Elizabeth Loftus and Repressed Memories

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Elizabeth F. Loftus: The Reality of Repressed Memories Alyssa Ellis Killebrew 11/9/2010 Elizabeth Loftus Brief Biography Childhood & Personal Recollections Elizabeth (fondly known as Beth) Fishman Loftus ' parents met and married while stationed at Fort Ord, during World War II. Sidney Fishman, Elizabeth’s father, was an Army doctor and her mother, Rebecca was an army base librarian. Beth was the oldest of three children. In 1944, Elizabeth Fishman was born and then her two brothers followed. After the war, Dr. Fishman opened a general practice in Santa Monica, Calif. (Boss, 1994). Elizabeth described two personal and traumatic events during her youth that impacted her greatly, in an interview with Neimark (1996).…show more content…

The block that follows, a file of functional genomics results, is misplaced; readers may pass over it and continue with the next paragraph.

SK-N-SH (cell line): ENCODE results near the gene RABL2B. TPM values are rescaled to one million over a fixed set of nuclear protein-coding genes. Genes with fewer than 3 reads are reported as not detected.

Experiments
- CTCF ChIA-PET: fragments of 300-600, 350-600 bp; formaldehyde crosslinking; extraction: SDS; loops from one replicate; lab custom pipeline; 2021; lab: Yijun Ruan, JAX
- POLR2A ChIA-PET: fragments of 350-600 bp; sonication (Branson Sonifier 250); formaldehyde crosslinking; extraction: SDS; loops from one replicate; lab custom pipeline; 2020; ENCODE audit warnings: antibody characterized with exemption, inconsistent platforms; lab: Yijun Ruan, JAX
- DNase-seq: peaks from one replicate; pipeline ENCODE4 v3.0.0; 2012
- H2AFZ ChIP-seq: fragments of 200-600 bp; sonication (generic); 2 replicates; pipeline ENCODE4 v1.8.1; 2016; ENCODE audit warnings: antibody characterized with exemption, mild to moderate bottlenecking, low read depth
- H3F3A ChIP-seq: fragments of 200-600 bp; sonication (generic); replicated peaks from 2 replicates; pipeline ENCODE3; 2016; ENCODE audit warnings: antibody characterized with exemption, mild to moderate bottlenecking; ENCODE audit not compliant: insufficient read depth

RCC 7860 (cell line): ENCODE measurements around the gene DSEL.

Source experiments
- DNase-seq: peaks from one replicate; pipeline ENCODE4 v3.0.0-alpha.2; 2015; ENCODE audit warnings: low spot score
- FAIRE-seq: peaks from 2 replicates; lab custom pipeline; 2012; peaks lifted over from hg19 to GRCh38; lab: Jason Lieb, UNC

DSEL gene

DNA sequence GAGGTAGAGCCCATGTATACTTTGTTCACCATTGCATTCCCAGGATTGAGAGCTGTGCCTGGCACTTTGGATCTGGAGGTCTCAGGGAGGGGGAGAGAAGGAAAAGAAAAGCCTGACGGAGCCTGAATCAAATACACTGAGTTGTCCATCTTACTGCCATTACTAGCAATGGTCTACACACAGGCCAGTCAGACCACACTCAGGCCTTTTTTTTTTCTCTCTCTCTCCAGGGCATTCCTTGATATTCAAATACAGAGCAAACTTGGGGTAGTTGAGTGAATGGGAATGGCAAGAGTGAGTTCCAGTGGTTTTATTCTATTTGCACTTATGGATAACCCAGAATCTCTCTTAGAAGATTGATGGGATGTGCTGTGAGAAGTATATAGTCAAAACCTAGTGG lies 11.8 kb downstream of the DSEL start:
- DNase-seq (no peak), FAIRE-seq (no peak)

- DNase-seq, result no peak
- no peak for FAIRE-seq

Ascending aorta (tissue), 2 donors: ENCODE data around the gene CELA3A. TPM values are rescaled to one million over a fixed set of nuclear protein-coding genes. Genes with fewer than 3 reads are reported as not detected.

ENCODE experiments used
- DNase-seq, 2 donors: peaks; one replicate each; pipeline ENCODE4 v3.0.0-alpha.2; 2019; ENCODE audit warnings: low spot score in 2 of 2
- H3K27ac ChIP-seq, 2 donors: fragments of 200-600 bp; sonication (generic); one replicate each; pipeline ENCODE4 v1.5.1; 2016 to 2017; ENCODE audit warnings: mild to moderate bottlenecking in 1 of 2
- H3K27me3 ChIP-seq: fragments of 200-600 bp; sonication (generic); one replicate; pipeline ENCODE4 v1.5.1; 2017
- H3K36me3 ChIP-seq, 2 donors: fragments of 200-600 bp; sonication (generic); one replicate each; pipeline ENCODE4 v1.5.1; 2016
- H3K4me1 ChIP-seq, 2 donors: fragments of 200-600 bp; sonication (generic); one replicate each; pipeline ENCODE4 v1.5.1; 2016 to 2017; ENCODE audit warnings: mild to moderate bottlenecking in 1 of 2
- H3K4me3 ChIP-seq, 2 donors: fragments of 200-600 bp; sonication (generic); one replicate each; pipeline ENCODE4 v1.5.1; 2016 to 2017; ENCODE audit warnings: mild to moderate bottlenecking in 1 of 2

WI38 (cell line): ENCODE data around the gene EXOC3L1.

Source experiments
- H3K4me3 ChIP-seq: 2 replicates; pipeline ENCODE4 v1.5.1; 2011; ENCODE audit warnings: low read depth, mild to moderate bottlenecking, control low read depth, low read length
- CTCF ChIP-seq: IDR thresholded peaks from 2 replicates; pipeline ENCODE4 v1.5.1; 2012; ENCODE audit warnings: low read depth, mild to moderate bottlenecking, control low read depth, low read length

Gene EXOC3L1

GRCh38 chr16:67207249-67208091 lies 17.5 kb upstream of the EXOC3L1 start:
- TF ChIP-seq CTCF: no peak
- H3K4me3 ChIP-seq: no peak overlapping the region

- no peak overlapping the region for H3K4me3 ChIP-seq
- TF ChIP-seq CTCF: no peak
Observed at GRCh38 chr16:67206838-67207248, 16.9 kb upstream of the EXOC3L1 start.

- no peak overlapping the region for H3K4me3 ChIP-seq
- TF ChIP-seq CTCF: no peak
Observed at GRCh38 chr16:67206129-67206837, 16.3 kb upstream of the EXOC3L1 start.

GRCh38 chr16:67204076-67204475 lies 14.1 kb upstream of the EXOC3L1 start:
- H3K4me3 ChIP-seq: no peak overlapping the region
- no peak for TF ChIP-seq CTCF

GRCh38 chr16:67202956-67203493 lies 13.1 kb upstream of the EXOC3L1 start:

Beth learned first-hand about repressed, false memory 30-years ago, when her uncle informed her that she was the first person to find her mother in the swimming pool. The memories and pictures began to drift back quickly and vividly. Yet, soon afterward, her uncle called and said that he had made a mistake and it was her aunt who had found her mother first in the pool (Hoult, 2005). Loftus has done an inordinate amount of research with over 20,000 subjects, showing that eyewitness testimonies and repressed memories are often unreliable (Niemark, 1996). Loftus has served as the expert witness/consultant in hundreds of cases, including the Abscam case, the trial of Oliver North, the Rodney King beating, the Menendez brothers trial, the Bosnian War trials in the Hague, the Oklahoma Bombing case, and litigation involving Michael Jackson, Martha Stewart, Scooter Libby, and the Duke University Lacrosse players (Neimark, 1996). Loftus testifies in court for “as much as $2,500 for a 10-hour day and for as little as nothing” (Hunt, 1991, para. 27). Elizabeth’s research and the publicity surrounding these notorious court cases has triggered threatening letters and public and professional criticism. At some universities, armed guards were provided for her when she spoke on her memory research (Loftus, 2002). However, Loftus has served as the 1984 and 2004 President of the Western Psychological Association and in 1998 she became president of the Association for

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